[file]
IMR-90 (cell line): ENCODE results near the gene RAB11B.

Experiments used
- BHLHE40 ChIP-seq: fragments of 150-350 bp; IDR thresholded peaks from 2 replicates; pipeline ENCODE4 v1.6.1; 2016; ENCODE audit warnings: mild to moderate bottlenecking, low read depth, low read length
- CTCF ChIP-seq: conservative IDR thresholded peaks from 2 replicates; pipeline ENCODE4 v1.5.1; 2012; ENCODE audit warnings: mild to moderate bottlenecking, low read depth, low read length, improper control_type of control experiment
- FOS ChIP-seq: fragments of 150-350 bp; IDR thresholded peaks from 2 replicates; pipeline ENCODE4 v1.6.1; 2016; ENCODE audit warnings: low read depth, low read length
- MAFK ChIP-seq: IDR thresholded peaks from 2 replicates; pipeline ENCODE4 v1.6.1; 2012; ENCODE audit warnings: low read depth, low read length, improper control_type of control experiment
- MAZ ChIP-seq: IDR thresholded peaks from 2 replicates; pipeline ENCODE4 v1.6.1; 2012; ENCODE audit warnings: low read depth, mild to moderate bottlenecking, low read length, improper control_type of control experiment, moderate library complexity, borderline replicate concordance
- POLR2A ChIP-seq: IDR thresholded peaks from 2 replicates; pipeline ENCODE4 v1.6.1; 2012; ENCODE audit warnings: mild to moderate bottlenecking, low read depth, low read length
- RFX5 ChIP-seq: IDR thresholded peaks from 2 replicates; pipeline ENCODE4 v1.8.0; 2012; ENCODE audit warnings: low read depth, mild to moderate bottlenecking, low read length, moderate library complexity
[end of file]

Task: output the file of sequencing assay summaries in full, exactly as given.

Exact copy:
IMR-90 (cell line): ENCODE results near the gene RAB11B.

Experiments used
- BHLHE40 ChIP-seq: fragments of 150-350 bp; IDR thresholded peaks from 2 replicates; pipeline ENCODE4 v1.6.1; 2016; ENCODE audit warnings: mild to moderate bottlenecking, low read depth, low read length
- CTCF ChIP-seq: conservative IDR thresholded peaks from 2 replicates; pipeline ENCODE4 v1.5.1; 2012; ENCODE audit warnings: mild to moderate bottlenecking, low read depth, low read length, improper control_type of control experiment
- FOS ChIP-seq: fragments of 150-350 bp; IDR thresholded peaks from 2 replicates; pipeline ENCODE4 v1.6.1; 2016; ENCODE audit warnings: low read depth, low read length
- MAFK ChIP-seq: IDR thresholded peaks from 2 replicates; pipeline ENCODE4 v1.6.1; 2012; ENCODE audit warnings: low read depth, low read length, improper control_type of control experiment
- MAZ ChIP-seq: IDR thresholded peaks from 2 replicates; pipeline ENCODE4 v1.6.1; 2012; ENCODE audit warnings: low read depth, mild to moderate bottlenecking, low read length, improper control_type of control experiment, moderate library complexity, borderline replicate concordance
- POLR2A ChIP-seq: IDR thresholded peaks from 2 replicates; pipeline ENCODE4 v1.6.1; 2012; ENCODE audit warnings: mild to moderate bottlenecking, low read depth, low read length
- RFX5 ChIP-seq: IDR thresholded peaks from 2 replicates; pipeline ENCODE4 v1.8.0; 2012; ENCODE audit warnings: low read depth, mild to moderate bottlenecking, low read length, moderate library complexity